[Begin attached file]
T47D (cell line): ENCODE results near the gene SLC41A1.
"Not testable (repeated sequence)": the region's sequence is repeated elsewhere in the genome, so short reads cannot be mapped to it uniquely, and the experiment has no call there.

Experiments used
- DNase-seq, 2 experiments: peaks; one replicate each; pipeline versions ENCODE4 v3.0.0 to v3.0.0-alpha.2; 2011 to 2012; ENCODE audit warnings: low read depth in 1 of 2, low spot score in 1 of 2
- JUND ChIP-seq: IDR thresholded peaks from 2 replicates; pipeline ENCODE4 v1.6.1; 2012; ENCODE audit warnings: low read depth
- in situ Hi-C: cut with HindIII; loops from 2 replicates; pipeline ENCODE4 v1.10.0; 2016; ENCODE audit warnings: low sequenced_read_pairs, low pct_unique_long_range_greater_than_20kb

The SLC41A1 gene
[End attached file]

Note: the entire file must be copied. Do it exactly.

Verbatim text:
T47D (cell line): ENCODE results near the gene SLC41A1.
"Not testable (repeated sequence)": the region's sequence is repeated elsewhere in the genome, so short reads cannot be mapped to it uniquely, and the experiment has no call there.

Experiments used
- DNase-seq, 2 experiments: peaks; one replicate each; pipeline versions ENCODE4 v3.0.0 to v3.0.0-alpha.2; 2011 to 2012; ENCODE audit warnings: low read depth in 1 of 2, low spot score in 1 of 2
- JUND ChIP-seq: IDR thresholded peaks from 2 replicates; pipeline ENCODE4 v1.6.1; 2012; ENCODE audit warnings: low read depth
- in situ Hi-C: cut with HindIII; loops from 2 replicates; pipeline ENCODE4 v1.10.0; 2016; ENCODE audit warnings: low sequenced_read_pairs, low pct_unique_long_range_greater_than_20kb

The SLC41A1 gene